Sara Fulgoni



British-Italian mezzo Sara Fulgoni, ‘the fiercest Fricka…in the last 50 years’ (Michael Tanner, The Spectator) has performed at the major opera and concert venues of the world in a huge variety of repertoire, all to critical acclaim. The full, rich and lustrous quality of her voice, as well as her remarkable stage presence, have distinguished her operatic performances. Recent and forthcoming performances include Mistress Quickly Falstaff at Grange Park Opera; Marfa Khovanshchina and The Mother Il Prigioniero for Welsh National Opera; Zita Gianni Schicchi on film for Grange Park Opera; Auntie Peter Grimes and Duchess of York in Batistelli’s Richard III at Teatro La Fenice; Beroe in Hans Werner Henze’s Die Bassariden with Orquesta Nacional de España in Madrid under Kent Nagano and at the Teatro dell’Opera di Roma; Mahler Symphony No.3 under Andrew Litton with the Bergen Philharmonic; Brangäne Tristan und Isolde at Grange Park Opera; Forester’s Wife The Cunning Little Vixen at La Monnaie/De Munt; and Fricka Die Walküre for Grange Park Opera’s inaugural season at West Horsley Place.

Named ‘the Carmen of the decade’ by the Daily Telegraph, Sara Fulgoni has sung much of the great mezzo repertoire. She has sung the role for Santa Fe Opera, Toulouse (under Michel Plasson), the Palau de les Arts Valencia (under Lorin Maazel), Grand Théâtre de Genève, Welsh National Opera, English National Opera and at the Beijing Music Festival, where she became the first western interpreter of the role to be presented in the capital of China since the Cultural Revolution.

Now adding more dramatic roles to her broad repertoire, notable appearances include Waltraute Götterdämmerung with De Vlaamse Opera and English National Opera; Kundry Parsifal for Welsh National Opera conducted by Vladimir Jurowski; Judith Bluebeard’s Castle with the Canadian Opera Company, Gran Teatre del Liceu, Théâtre du Capitole de Toulouse and Welsh National Opera; the Sorceress Dido And Aeneas at La Scala and the Royal Opera House under Christopher Hogwood (Opus Arte DVD); Maddalena Rigoletto at the Royal Opera House, La Monnaie, Opera National du Rhin and English National Opera; Penelope Il Ritorno d’Ulisse In Patria with the Bayerische Staatsoper, the Royal Danish Opera, Grand Théâtre de Genève and Welsh National Opera; Juno in Semele at Opernhaus Zürich and De Vlaamse Opera; and Baba the Turk in The Rake’s Progress in Rome with Daniele Gatti and at the Teatro Comunale di Bologna.

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“Sara Fulgoni’s Mistress Quickly – all luscious voice and twinkling eyes”

Falstaff, Grange Park Opera 2021

Alexandra Coghlan


“For at the heart of Pountney’s interpretation is the fine mezzo Sara Fulgoni as a fraudulent sorceress Ulrica, here in cahoots with Riccardo’s page Oscar. If this Ulrica were alive today, she’d probably be running her own doom-mongering TV channel.” 

Un ballo in maschera, Welsh National Opera, 2019

British Theatre Guide

“…Sara Fulgoni’s majestic Ulrica – an almost automatic presence in every scene, incidentally.  Fulgoni’s Ulrica was drawn on a grand vocal scale.”

Un ballo in maschera, WNO 2019

Opera Now

“Sara Fulgoni’s grandly-toned Ulrica – the fortune teller who subsequently announces Riccardo’s unalterable fate – is already a presence, as she will be throughout the show rather than in the single scene envisaged by the composer”

Un ballo in maschera, Welsh National Opera 2019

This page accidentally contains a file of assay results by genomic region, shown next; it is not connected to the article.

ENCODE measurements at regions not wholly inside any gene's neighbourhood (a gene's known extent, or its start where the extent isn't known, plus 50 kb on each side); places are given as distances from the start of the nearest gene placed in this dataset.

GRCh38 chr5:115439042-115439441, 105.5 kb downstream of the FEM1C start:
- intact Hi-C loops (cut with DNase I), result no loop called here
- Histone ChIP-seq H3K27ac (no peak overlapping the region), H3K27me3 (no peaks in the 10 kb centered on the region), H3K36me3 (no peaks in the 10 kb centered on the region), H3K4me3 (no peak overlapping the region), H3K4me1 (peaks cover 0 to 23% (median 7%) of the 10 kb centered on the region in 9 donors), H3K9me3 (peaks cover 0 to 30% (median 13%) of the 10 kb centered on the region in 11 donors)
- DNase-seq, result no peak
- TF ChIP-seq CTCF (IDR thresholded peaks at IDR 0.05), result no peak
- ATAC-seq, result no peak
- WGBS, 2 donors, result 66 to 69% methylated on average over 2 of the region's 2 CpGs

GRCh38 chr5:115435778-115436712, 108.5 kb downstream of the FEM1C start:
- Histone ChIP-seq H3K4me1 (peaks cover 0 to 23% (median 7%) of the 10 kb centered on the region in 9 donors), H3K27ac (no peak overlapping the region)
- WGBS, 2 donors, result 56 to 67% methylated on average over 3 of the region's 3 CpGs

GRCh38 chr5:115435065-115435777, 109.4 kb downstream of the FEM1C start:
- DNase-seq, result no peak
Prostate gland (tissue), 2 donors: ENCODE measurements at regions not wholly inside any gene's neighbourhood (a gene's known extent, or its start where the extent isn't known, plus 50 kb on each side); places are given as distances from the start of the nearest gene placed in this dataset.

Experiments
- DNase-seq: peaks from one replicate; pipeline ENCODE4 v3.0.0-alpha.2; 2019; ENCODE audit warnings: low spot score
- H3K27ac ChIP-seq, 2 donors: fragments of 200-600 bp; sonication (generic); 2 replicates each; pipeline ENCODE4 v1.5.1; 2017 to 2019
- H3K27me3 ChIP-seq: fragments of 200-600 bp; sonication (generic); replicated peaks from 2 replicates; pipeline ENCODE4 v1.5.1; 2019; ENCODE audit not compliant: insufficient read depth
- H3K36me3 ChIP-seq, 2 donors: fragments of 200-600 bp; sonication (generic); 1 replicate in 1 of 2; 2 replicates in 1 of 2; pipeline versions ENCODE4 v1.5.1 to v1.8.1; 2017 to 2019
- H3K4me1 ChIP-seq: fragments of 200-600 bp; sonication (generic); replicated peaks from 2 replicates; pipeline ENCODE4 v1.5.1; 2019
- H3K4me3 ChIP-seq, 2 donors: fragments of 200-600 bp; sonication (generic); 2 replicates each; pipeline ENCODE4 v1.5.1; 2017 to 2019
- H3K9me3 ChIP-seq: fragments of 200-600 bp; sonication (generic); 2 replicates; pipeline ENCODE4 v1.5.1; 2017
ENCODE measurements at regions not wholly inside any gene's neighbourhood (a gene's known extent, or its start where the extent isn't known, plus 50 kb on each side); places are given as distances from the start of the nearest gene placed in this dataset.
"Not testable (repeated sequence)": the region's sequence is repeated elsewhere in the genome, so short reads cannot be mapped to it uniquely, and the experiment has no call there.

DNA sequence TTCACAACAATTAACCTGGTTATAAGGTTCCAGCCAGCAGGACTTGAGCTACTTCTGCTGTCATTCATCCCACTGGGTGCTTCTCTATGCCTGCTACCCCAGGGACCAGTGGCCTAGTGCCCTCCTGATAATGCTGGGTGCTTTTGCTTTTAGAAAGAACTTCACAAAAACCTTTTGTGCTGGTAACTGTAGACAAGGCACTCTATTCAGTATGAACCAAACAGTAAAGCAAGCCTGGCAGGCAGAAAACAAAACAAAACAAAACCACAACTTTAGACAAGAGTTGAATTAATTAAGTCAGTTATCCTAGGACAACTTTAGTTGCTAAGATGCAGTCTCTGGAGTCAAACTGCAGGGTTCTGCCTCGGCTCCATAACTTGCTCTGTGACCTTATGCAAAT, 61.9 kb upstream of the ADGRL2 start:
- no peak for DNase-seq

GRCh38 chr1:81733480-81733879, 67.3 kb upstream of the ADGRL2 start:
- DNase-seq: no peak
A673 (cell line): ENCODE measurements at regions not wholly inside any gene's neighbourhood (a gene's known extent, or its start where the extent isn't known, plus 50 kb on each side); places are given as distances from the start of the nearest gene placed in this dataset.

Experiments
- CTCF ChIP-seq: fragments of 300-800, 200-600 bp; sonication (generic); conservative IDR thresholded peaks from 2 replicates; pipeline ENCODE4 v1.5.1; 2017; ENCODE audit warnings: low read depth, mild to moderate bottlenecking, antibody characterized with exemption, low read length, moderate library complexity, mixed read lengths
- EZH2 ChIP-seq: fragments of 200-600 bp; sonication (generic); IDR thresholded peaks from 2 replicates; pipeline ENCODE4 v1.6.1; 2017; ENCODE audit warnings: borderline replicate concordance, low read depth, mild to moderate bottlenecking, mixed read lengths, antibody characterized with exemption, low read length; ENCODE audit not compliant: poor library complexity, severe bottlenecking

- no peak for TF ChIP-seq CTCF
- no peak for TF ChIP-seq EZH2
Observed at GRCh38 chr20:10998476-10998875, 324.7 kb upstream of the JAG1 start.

Financial Times

“The magnificent Sara Fulgoni brings a Kundry-like physicality to the liminal, shadowy role of Marfa…sounding completely at ease in the lower register which Mussorgsky mercilessly exploits, she’s mesmerising in the long incantation-scene…she’s as compelling in stillness and silence as when pouring forth imprecations and invocations.”

Khovanshchina, WNO 2017

Katherine Cooper


“…the fiercest Fricka I have seen in the last 50 years, Sara Fulgoni, whose demolition of the god’s view that he wasn’t responsible for how his children behaved achieved cosmic force.”

Die Walküre, Grange Park Opera, 2017

Michael Tanner

The Spectator

More Reviews

Peter Grimes, Teatro alla Fenice 2022

“Sara Fulgoni is very incisive, present and well-defined, with a technically good voice and beautiful colour”

Opera Libera

“The vocal and acting performance of all the other members of the cast is very good … an expressive Sara Fulgoni in the role of Auntie”

Gli Amici della Musica

Gianni Schicchi, Grange Park Opera, 2022

“Rinuccio’s larger-than-life aunt, sung with great gusto by Sara Fulgoni”

Un ballo in maschera, 2019, Welsh National Opera

“There was fine work, too, from Sara Fulgoni, as the gypsy Ulrica, always around to lend her predictions a nudge in the right direction”


“Sara Fulgoni’s Ulrica, a stirring take on the fortune teller, who communicates with the devil is another brief, yet brilliant handling of the character.”


“…presided over by Sara Fulgoni’s majestic Ulrica – an almost automatic presence in every scene, incidentally… Fulgoni’s Ulrica was drawn on a grand vocal scale”


“Sara Fulgoni (Mistress Quickly) as her characterful accomplice.”

Fiona Maddocks The Guardian

“Sara Fulgoni’s Mistress Quickly – all luscious voice and twinkling eyes”

Alexandra Coghlan i News

“Sara Fulgoni’s Quickly is much more than the usual go-between. In fact she saucily ventures into Falstaff’s bed.”

Richard Morrison The Times

“A mother (a magnificent Sara Fulgoni) sings of her pain, building to a harrowing scream amplified by orchestra and offstage chorus, and sending us tumbling into terror.”

Rebecca Franks The Times

“the tormented despair of Sara Fulgoni’s The Mother…the Mother nurses her grief in stillness. It’s as focused as desperation itself.”

Nigel Jarrett Wales Arts Review

“While the archetypal lamenting mother, Sara Fulgoni – vividly reflecting extremes of anguish – was a presence almost throughout”

Rian Evans The Guardian

The Prisoner had opened with a fine impassioned account of the Prologue by Sara Fulgoni – singing about as well as I have ever heard her.”

Glyn Pursglove Seen and Heard International

“Sara Fulgoni’s Zita throwing themselves into their parts with such gusto that they almost seem to spin off the screen.”